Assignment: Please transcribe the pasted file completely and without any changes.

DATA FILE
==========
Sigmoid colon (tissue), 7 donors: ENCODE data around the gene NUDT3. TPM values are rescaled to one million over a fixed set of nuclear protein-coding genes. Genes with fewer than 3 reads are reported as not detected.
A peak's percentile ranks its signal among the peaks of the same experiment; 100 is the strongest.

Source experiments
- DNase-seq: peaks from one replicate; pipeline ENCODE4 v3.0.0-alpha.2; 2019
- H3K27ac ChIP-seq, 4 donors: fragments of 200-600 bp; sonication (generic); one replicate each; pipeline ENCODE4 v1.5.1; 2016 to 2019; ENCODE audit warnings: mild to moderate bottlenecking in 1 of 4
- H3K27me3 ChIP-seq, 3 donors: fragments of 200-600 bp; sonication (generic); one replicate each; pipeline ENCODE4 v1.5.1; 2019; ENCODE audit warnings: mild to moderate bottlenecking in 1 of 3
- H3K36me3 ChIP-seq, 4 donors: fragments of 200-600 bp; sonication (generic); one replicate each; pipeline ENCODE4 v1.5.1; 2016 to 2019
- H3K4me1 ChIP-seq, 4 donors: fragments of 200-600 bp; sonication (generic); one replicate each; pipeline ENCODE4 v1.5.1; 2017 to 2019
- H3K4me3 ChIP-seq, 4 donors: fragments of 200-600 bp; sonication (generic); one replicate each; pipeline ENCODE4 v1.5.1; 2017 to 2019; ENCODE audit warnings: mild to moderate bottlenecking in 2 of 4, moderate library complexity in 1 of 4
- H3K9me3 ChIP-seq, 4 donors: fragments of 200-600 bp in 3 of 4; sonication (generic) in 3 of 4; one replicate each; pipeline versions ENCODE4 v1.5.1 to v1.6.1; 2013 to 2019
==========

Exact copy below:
Sigmoid colon (tissue), 7 donors: ENCODE data around the gene NUDT3. TPM values are rescaled to one million over a fixed set of nuclear protein-coding genes. Genes with fewer than 3 reads are reported as not detected.
A peak's percentile ranks its signal among the peaks of the same experiment; 100 is the strongest.

Source experiments
- DNase-seq: peaks from one replicate; pipeline ENCODE4 v3.0.0-alpha.2; 2019
- H3K27ac ChIP-seq, 4 donors: fragments of 200-600 bp; sonication (generic); one replicate each; pipeline ENCODE4 v1.5.1; 2016 to 2019; ENCODE audit warnings: mild to moderate bottlenecking in 1 of 4
- H3K27me3 ChIP-seq, 3 donors: fragments of 200-600 bp; sonication (generic); one replicate each; pipeline ENCODE4 v1.5.1; 2019; ENCODE audit warnings: mild to moderate bottlenecking in 1 of 3
- H3K36me3 ChIP-seq, 4 donors: fragments of 200-600 bp; sonication (generic); one replicate each; pipeline ENCODE4 v1.5.1; 2016 to 2019
- H3K4me1 ChIP-seq, 4 donors: fragments of 200-600 bp; sonication (generic); one replicate each; pipeline ENCODE4 v1.5.1; 2017 to 2019
- H3K4me3 ChIP-seq, 4 donors: fragments of 200-600 bp; sonication (generic); one replicate each; pipeline ENCODE4 v1.5.1; 2017 to 2019; ENCODE audit warnings: mild to moderate bottlenecking in 2 of 4, moderate library complexity in 1 of 4
- H3K9me3 ChIP-seq, 4 donors: fragments of 200-600 bp in 3 of 4; sonication (generic) in 3 of 4; one replicate each; pipeline versions ENCODE4 v1.5.1 to v1.6.1; 2013 to 2019